Every enthusiast evolves through a modification journey. It starts with the cheapest and rudest mods you can get your hands on. As we touched on in the last post, intakes are often first on the list, and many settle for a filter on a stick. It satisfies the itch, makes a racket, and provides the placebo of speed. Unlike simple filter-on-stick intakes, our performance intake kit for the FK8 provided the turbo soundtrack but combined it with measurable performance gains. While our FK8 intake performs well alone, we wanted to take it a step … Continue Reading ››
The FK8 Civic Type R is bred for the track. Sure, you see these auspiciously styled Civics roaming the streets and highways, but you don’t set front-wheel-drive lap records at the Nurburgring being developed for comfort. If the performance brakes and tires, styling, and big shot K20C1 weren’t already enough, enthusiasts are still demanding more from their CTRs. A demand that we’re here to fulfill.
The Honda Civic is a mod machine. To some, they might be the butt of a joke, but for many, these little compact cars hold a treasure trove of modification and tuning potential. Even though the FK8 comes from the factory as a track devouring top performer complete with the towering wing, monstrous brakes, and sport bucket seats, it's no exception to this trend. The heavy-hitting K20C1 under the hood and handling that almost defies physics only add to the to-do list for these civic owners. The drivers want more, and we're here to deliver.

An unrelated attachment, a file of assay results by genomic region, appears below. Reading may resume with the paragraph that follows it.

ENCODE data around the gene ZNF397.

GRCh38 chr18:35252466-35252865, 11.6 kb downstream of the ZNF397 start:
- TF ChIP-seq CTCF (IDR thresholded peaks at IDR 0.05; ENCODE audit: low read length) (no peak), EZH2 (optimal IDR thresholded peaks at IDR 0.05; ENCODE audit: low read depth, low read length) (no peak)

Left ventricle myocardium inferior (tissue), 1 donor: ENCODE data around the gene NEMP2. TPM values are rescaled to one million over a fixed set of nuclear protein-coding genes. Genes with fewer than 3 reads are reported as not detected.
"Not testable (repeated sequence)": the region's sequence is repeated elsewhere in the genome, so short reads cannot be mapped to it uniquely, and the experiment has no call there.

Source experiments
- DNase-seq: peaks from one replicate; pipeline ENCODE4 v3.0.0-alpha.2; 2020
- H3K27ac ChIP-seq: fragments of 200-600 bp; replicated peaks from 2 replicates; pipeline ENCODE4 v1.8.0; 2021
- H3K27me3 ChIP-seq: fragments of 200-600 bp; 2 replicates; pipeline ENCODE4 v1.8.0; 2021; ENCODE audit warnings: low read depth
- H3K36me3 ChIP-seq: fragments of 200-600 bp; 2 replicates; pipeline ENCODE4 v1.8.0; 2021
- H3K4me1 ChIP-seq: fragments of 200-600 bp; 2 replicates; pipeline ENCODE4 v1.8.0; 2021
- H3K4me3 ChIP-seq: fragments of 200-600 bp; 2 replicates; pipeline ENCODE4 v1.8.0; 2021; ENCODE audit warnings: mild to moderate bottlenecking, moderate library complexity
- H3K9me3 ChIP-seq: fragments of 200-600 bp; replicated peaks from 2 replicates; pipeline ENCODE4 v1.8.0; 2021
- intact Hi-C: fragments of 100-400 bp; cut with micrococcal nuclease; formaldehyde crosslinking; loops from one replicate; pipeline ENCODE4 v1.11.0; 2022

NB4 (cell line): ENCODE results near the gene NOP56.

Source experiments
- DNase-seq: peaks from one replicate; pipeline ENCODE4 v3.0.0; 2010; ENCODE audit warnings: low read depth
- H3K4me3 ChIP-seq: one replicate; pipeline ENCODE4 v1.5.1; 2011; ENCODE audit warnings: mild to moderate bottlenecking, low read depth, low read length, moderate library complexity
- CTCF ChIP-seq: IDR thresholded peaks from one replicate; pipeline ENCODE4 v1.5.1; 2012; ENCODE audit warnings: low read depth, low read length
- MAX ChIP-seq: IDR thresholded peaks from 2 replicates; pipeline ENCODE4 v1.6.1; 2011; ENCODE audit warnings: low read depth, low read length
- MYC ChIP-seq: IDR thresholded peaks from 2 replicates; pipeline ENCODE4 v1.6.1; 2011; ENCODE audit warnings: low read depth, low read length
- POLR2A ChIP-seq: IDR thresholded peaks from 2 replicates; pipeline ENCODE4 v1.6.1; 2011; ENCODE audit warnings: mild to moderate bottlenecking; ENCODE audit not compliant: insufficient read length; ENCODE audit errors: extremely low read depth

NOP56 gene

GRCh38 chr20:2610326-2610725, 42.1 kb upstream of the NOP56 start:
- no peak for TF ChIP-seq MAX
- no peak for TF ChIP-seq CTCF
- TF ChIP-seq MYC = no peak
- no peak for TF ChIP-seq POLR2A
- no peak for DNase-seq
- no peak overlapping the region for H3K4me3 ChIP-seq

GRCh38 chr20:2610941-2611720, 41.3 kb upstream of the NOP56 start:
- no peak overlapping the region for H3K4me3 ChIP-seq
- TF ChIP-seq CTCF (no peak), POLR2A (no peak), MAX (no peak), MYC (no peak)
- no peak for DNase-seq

One of the many wonders of science and engineering is its ability to progress continuously. Ten years ago, the mention of a bone-stock Honda Civic setting front-wheel drive track records would be met with ridicule. Sure, they had some formidable variants, but it was the intro of the K20C1 and armada of aero in the FK2, and now the FK8, Honda wanted their Civic to be taken more seriously. Even with their leaps and bounds in such a short time, the mighty K-series still has some issues staying cool, which is where we step in.
The FK8 was designed to be a road warrior. From the twisty mountain backroads to the most Ivy League of race tracks, Honda built this Civic to dominate the tarmac. Even with its inherent skill and teeming aggression, the Civic Type R still comes under fire from the heat it produces. There’s nothing more frustrating than having to cut your track day or canyon run short when the car that Honda designed for just such driving gets pinned down from high temperatures. Looks like this Civic could use some backup, maybe something like a secondary race radiator.